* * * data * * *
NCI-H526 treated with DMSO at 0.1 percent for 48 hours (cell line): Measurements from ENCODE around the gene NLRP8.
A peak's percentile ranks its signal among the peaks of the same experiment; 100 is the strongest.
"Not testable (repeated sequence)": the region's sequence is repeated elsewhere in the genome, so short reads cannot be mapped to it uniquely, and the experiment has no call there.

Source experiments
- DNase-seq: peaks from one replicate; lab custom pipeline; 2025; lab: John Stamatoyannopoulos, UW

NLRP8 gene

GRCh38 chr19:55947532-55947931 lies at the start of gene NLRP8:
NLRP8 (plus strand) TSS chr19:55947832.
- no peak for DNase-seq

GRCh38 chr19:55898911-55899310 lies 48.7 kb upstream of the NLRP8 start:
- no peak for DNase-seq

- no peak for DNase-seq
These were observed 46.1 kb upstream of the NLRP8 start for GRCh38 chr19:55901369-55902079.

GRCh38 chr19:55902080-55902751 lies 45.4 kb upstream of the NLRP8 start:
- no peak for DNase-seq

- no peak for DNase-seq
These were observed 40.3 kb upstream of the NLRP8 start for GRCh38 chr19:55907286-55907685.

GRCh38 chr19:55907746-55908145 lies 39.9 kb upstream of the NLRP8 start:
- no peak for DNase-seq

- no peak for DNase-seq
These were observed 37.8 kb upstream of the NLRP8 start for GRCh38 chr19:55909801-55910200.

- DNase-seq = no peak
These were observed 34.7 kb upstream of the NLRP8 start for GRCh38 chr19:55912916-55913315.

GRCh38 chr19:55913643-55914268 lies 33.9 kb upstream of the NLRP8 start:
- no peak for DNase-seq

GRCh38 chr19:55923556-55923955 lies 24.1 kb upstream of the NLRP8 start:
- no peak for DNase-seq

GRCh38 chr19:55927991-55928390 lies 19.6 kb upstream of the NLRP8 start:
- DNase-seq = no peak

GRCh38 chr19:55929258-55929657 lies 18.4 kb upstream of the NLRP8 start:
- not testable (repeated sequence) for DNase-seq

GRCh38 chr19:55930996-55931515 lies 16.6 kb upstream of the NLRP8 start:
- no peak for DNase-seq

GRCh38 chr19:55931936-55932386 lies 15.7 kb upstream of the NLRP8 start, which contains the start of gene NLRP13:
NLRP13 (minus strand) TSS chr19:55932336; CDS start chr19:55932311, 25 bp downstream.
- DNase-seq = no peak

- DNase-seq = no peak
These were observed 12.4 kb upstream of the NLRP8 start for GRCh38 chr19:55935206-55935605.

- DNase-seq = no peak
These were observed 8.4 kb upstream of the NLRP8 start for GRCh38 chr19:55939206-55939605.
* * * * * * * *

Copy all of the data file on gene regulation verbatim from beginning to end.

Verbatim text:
NCI-H526 treated with DMSO at 0.1 percent for 48 hours (cell line): Measurements from ENCODE around the gene NLRP8.
A peak's percentile ranks its signal among the peaks of the same experiment; 100 is the strongest.
"Not testable (repeated sequence)": the region's sequence is repeated elsewhere in the genome, so short reads cannot be mapped to it uniquely, and the experiment has no call there.

Source experiments
- DNase-seq: peaks from one replicate; lab custom pipeline; 2025; lab: John Stamatoyannopoulos, UW

NLRP8 gene

GRCh38 chr19:55947532-55947931 lies at the start of gene NLRP8:
NLRP8 (plus strand) TSS chr19:55947832.
- no peak for DNase-seq

GRCh38 chr19:55898911-55899310 lies 48.7 kb upstream of the NLRP8 start:
- no peak for DNase-seq

- no peak for DNase-seq
These were observed 46.1 kb upstream of the NLRP8 start for GRCh38 chr19:55901369-55902079.

GRCh38 chr19:55902080-55902751 lies 45.4 kb upstream of the NLRP8 start:
- no peak for DNase-seq

- no peak for DNase-seq
These were observed 40.3 kb upstream of the NLRP8 start for GRCh38 chr19:55907286-55907685.

GRCh38 chr19:55907746-55908145 lies 39.9 kb upstream of the NLRP8 start:
- no peak for DNase-seq

- no peak for DNase-seq
These were observed 37.8 kb upstream of the NLRP8 start for GRCh38 chr19:55909801-55910200.

- DNase-seq = no peak
These were observed 34.7 kb upstream of the NLRP8 start for GRCh38 chr19:55912916-55913315.

GRCh38 chr19:55913643-55914268 lies 33.9 kb upstream of the NLRP8 start:
- no peak for DNase-seq

GRCh38 chr19:55923556-55923955 lies 24.1 kb upstream of the NLRP8 start:
- no peak for DNase-seq

GRCh38 chr19:55927991-55928390 lies 19.6 kb upstream of the NLRP8 start:
- DNase-seq = no peak

GRCh38 chr19:55929258-55929657 lies 18.4 kb upstream of the NLRP8 start:
- not testable (repeated sequence) for DNase-seq

GRCh38 chr19:55930996-55931515 lies 16.6 kb upstream of the NLRP8 start:
- no peak for DNase-seq

GRCh38 chr19:55931936-55932386 lies 15.7 kb upstream of the NLRP8 start, which contains the start of gene NLRP13:
NLRP13 (minus strand) TSS chr19:55932336; CDS start chr19:55932311, 25 bp downstream.
- DNase-seq = no peak

- DNase-seq = no peak
These were observed 12.4 kb upstream of the NLRP8 start for GRCh38 chr19:55935206-55935605.

- DNase-seq = no peak
These were observed 8.4 kb upstream of the NLRP8 start for GRCh38 chr19:55939206-55939605.